At this point we had some epic sailing. Some epic diving. Remote spots. Not-so-easy boat maintenance. New friends. Full freezers. Great beach parties. And an epic success (thanks Jaco) in targeting and acquiring a specific and sizeable species. A personal best and trophy Cubera Snapper. And everyone rejoiced with us and enjoyed the fresh fish.

All was well.

Of course, with my recent success – and because Jaco had checked himself to help me out in our last hunt – we now needed to find a suitable trophy for Jaco. That’s the way a good spearfishing team works; it’s all mutually beneficial.

The Black Grouper Hunt

Since we found out that our Cubera Snapper didn’t have ciguatera – we were hopeful that we could find and boat a big Black Grouper for Jaco. The plan was fairly simple: go to where we last saw the giant Black Grouper (The Deeeep Ledge) and attempt to locate him again. We felt confident. And though Jaco uses a similar speargun (I use a Rob Allen Snapper 130 and he uses a Rob Allen Snapper 120) – I let him use the “big gun” – with two (short) rubbers and set up Hawaiian breakaway. I would be using a smaller gun and my primary job was to chum, backup, and serve as the safety for our diving. We were, afterall, diving deep and long. That is, freediving deep and freediving long. Not for the inexperienced or faint of heart.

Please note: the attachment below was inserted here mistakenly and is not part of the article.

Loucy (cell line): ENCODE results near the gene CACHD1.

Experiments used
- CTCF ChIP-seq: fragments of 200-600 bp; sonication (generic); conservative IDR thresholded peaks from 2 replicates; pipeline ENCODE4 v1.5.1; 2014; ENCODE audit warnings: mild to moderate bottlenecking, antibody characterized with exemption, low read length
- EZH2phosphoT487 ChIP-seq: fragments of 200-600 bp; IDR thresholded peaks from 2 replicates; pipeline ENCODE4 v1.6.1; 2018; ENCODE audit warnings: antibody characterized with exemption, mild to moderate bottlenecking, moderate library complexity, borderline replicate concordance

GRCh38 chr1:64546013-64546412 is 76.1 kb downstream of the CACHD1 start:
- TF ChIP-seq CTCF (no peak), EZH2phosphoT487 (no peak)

Our confidence diving that way; a direct product of our combined experience and understanding of, what can be – a dangerous sport.

And so we went.

We dove and dove and chummed and chummed and dove. We saw many grouper. We got close to many a grouper. We checked our fire on Cubera Snapper, Yellowfin Grouper, Black Grouper, Nassau Grouper. Looking for the Big One. Despite our depth, our experience, our understanding of the local water and the underwater topography – we failed.

The diving, as it were, was epic. It was beyond beautiful. It was fishy. It was healthy and fun. But it was, for the desired target; fruitless. I was, again, impressed by Jaco. The man has lungs like I’ve never encountered. Without training, he dives deeper than most that compete. And he does it hunting. In this he is among the elite.

But we had a backup plan (as you learn to have, when adventuring in remote locales).

Our backup was a shallow(ish) reef that sat in about 10 meters of water – but moved into 5 meters of water. At this depth, hunting becomes about stealth and tactics and understanding terrain. You must use all of this to spot, and then sneak up on a fish that has grown large by not being snuck up on. It’s challenging. From a freediving perspective, this kind of hunting is immensely easier than freediving and spearfishing at deeper depths. From a hunting and spearfishing perspective, this can be much more challenging.